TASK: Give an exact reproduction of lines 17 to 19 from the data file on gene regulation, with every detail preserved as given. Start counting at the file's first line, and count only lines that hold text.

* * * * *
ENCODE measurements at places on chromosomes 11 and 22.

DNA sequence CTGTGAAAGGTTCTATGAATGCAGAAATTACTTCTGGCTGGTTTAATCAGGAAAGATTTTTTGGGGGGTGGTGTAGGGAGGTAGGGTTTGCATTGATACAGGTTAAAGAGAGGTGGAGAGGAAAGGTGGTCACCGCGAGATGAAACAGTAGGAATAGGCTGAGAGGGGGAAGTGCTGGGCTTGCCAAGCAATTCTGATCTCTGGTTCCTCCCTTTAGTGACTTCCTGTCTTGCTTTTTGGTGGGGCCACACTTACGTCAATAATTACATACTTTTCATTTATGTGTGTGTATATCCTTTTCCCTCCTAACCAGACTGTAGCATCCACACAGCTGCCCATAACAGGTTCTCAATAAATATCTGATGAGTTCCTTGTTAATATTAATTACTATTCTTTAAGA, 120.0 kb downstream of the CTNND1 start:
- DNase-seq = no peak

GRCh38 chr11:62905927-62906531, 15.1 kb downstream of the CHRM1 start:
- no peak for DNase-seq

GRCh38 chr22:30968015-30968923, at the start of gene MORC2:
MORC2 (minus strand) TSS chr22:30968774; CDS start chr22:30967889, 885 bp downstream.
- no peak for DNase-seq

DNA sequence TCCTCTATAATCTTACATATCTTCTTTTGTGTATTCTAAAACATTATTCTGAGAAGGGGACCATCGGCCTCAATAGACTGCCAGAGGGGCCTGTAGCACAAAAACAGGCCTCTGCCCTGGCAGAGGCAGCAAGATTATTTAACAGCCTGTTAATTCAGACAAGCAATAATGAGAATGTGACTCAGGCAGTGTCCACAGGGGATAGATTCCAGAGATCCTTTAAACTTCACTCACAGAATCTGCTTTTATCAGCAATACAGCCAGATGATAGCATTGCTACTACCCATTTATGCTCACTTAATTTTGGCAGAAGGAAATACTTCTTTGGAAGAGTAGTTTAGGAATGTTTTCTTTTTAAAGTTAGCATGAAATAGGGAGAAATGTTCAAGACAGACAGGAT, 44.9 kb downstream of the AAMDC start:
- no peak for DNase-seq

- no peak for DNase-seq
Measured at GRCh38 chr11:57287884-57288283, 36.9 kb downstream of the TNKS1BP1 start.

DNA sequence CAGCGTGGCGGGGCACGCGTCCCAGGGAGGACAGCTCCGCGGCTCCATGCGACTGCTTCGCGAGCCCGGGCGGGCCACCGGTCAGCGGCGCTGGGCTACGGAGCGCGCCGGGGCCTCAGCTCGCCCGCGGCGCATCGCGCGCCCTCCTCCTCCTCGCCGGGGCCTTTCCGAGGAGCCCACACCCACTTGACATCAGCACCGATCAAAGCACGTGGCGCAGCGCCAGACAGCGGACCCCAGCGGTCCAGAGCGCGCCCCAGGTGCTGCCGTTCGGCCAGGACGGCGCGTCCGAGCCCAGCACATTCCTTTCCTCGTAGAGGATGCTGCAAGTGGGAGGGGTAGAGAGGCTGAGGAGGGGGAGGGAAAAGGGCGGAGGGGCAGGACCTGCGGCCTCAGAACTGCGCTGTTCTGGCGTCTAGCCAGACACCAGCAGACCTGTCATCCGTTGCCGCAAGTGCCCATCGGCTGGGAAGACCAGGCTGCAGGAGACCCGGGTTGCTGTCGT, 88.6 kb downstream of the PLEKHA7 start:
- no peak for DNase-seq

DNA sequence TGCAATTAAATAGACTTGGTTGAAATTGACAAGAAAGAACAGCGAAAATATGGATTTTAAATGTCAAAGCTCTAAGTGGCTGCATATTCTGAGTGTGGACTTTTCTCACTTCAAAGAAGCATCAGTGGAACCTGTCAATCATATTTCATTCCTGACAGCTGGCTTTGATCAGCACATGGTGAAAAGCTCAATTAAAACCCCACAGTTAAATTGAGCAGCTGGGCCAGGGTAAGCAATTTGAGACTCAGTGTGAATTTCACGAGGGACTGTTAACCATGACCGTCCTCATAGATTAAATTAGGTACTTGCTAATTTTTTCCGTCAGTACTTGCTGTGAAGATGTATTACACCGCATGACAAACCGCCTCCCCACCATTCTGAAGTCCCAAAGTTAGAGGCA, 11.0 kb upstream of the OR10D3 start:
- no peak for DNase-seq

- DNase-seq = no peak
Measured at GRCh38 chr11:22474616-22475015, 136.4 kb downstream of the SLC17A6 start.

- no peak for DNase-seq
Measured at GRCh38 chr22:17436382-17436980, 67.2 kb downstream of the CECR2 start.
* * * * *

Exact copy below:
- DNase-seq = no peak
Measured at GRCh38 chr11:22474616-22475015, 136.4 kb downstream of the SLC17A6 start.

- no peak for DNase-seq